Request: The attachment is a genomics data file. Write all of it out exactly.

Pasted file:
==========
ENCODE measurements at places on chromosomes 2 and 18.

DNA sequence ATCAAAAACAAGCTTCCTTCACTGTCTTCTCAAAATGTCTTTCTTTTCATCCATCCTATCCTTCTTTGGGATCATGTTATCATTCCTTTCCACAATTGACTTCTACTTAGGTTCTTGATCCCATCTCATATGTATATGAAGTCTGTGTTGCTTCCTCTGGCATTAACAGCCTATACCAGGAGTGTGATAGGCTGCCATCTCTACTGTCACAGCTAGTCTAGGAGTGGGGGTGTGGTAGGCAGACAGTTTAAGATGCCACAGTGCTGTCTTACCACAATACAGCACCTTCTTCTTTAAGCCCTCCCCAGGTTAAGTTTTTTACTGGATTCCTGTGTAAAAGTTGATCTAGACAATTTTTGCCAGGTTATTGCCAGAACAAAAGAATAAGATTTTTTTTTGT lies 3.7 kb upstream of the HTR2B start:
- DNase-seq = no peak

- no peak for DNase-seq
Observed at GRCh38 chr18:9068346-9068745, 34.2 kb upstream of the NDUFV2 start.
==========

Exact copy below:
ENCODE measurements at places on chromosomes 2 and 18.

DNA sequence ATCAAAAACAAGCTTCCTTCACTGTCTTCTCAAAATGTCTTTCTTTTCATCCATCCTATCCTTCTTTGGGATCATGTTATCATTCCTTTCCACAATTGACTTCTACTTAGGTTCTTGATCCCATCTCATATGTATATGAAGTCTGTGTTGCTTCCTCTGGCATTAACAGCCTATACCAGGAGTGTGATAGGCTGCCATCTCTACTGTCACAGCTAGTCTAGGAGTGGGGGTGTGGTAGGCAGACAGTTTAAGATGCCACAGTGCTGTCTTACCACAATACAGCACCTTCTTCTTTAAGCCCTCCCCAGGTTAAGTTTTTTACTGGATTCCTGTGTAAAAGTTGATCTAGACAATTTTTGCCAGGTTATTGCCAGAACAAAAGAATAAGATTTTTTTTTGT lies 3.7 kb upstream of the HTR2B start:
- DNase-seq = no peak

- no peak for DNase-seq
Observed at GRCh38 chr18:9068346-9068745, 34.2 kb upstream of the NDUFV2 start.